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Source: New-York Tribune
Source type: newspaper
Document type: article
Document title: “The Funeral Begins”
Author(s): anonymous
City of publication: New York, New York
Date of publication: 16 September 1901
Volume number: 61
Issue number: 20028
Pagination: 1

“The Funeral Begins.” New-York Tribune 16 Sept. 1901 v61n20028: p. 1.
full text
William McKinley (lying in state: Buffalo, NY); McKinley funeral train (procession from Buffalo, NY, to Washington, DC); Ida McKinley (grieving); Ida McKinley (medical condition); George B. Cortelyou (public statements).
Named persons
William S. Bull; George B. Cortelyou; William R. Day; Marcus Hanna; Ida McKinley; William McKinley; John G. Milburn; Theodore Roosevelt; Elihu Root.


The Funeral Begins


Buffalo Pays Its Tribute to the Murdered President.

     After brief religious services at the home of John G. Milburn at 11 a. m. yesterday, attended by President Roosevelt, members of the Cabinet and personal friends, the body of President McKinley was taken to the City Hall in Buffalo, where it lay in state until 10:30 p. m. It remained at the City Hall over night. It is estimated that from 75,000 to 100,000 people looked on the face of the dead President.
     At 8:30 o’clock this morning the funeral train will start from Buffalo for Washington, where the state funeral will be held on Tuesday.


     Buffalo, Sept. l5.—Not until 10:30 o’clock to-night, after more than seventy-five thousand persons, by conservative estimate, had passed the bier of the dead President, were there any breaks in the double line of people, walking two abreast, which swiftly passed through the City Hall. By actual count, at certain periods of the afternoon and evening, nine thousand persons passed the coffin every hour. By 10:35 the last straggler had been hurried into the line, and then the police blocked the doorway. The police remained on guard to-night on the outside, and the details from the army and navy on the inside of the City Hall. Immediately after access to the hall was denied to the general public to-night at 10:40, the coffin cover was replaced, and one sailor and two soldiers began the night patrol around the nation’s dead chief. This will be kept up until the coffin is placed on the special train at 8 o’clock to-morrow morning. These details from the army and navy will accompany the body to Washington and Canton.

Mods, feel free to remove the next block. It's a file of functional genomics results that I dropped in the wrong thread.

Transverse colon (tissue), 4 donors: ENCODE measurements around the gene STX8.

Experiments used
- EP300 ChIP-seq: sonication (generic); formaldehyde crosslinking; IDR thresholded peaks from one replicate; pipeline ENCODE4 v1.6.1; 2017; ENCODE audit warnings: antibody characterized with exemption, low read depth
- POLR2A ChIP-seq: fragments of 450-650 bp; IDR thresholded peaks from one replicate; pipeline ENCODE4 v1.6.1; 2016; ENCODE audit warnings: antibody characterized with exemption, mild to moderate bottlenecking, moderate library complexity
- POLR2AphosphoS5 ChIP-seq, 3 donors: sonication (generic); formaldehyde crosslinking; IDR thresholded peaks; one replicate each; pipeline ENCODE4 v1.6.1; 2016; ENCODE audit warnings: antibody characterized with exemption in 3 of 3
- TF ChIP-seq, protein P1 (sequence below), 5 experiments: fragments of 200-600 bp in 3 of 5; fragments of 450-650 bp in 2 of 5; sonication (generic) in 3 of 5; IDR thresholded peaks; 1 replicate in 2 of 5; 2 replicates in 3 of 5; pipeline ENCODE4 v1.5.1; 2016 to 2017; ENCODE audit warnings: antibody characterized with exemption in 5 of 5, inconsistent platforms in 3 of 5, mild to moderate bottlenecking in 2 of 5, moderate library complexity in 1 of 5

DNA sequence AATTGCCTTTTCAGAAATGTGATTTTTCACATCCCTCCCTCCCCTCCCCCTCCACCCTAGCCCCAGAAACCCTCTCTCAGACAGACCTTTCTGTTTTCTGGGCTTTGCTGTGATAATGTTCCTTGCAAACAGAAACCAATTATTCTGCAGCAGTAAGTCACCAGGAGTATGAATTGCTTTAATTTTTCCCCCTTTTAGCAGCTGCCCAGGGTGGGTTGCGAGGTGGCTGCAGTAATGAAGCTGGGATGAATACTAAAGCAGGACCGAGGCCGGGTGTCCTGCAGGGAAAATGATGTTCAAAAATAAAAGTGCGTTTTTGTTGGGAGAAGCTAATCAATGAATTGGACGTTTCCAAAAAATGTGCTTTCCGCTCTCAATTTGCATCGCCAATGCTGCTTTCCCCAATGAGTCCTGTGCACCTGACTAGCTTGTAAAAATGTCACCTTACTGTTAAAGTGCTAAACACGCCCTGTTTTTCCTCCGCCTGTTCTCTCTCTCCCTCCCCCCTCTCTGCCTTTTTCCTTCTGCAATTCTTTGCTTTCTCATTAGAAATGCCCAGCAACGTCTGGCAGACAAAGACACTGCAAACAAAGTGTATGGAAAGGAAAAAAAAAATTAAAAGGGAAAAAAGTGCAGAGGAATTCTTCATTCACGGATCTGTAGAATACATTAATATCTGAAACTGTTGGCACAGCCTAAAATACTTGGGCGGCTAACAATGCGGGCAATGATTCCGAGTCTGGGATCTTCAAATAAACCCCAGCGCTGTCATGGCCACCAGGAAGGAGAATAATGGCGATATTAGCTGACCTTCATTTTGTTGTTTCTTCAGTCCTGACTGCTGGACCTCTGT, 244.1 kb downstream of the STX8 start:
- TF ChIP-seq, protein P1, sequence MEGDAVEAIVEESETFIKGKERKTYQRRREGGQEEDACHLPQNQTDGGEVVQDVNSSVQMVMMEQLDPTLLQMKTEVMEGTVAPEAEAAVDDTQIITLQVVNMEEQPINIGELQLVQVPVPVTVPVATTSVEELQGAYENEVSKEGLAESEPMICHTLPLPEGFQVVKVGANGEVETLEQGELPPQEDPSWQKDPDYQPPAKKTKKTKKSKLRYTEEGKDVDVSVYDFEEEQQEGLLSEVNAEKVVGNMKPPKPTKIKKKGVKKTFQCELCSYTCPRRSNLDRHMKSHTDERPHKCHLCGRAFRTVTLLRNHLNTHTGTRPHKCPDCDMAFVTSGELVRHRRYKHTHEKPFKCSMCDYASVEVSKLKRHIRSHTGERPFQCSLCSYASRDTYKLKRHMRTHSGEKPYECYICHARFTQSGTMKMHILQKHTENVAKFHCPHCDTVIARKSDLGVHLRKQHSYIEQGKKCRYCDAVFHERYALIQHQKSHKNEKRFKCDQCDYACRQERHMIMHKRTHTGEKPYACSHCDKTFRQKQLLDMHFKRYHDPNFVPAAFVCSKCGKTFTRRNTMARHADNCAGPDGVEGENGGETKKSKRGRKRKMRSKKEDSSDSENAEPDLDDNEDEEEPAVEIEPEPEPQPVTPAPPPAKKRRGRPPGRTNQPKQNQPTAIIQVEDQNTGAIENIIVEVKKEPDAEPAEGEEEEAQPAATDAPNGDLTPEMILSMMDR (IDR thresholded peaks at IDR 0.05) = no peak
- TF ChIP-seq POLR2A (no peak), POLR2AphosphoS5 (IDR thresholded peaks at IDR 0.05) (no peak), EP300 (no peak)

The police have made ample preparations for handling the crowds around the Union Station to-morrow morning. Secretary Root sent word to Superintendent Bull that Senator Hanna and Mr. McKinley’s relatives desired all necessary precautions taken so that there should be no blocking of the carriages. Superintendent Bull to-night issued special passes to the newspaper men and others whose business will take them through the lines. The train will leave the Union Station at 8:30. It will consist of six cars—five Pullmans and an observation car. The observation car will be at the end of the train and will carry the President’s body. One car is set aside for the representatives of the newspapers. The route will be by the way of Olean to Williamsport, Harrisburg, Baltimore and Washington, with as few stops as possible.


     Mrs. McKinley’s feelings were put to a severe test to-day by the desire of influential citizens of Buffalo, who deemed it proper respectfully to urge upon Secretary Root, Senator Hanna and Judge Day that the President’s body lie in state until a late hour to-night at the City Hall. She waived her personal wishes when all the circumstances were brought to her notice, although she was greatly depressed on account of the absence of her husband’s body from the Milburn house over night. When 4 o’clock came there were still thousands of people in line, and it was evident that they would continue after the hour set for the closing of the building. Mrs. McKinley was appealed to. Members of the committee on arrangements hurried to the Milburn house and told the bereaved woman the conditions that confronted them and assured her that her wishes should be respected. It was a severe test. Tearfully she said that she had hoped to have the body of her husband back at the house during the night before it should be forever taken from her presence, but after listening to the statements of those who had come to talk with her she gave her consent to have the body remain at the City Hall. Senator Hanna and Judge Day advised her to give her consent, saying to her that it was only an evidence on the part of the people of Buffalo that they were loyal to the man who had been stricken down in this city.
     George B. Cortelyou, secretary to the late President, was asked to-day about the many reports that Mrs. McKinley is too ill to realize all that has happened. “Those stories are absolutely false,” said Mr. Cortelyou with warmth. “Considering Mrs. McKinley’s poor health, she has borne up exceedingly well. She is much depressed to-day on account of the removal of the President’s body to the City Hall. She seemed to want to be as near as possible to it. I suspect that the nearer she gets to the old home in Canton, with the inevitable final parting there, the more miserable she will be. Mrs. McKinley will go on the train to-morrow and will go to the White House. From Washington she will go to her home in Canton with the dead President.”
     Buffalo to-day became a city of mourners. The sorrow was indescribable. In the morning a simple service took place at the house, in Delaware-ave., where President McKinley died. Hymns were sung and prayer was offered over the body. Only the immediate family and the friends and political associates of Mr. McKinley were present. Then the body was borne to the City Hall, where it lay in state and remained over night.



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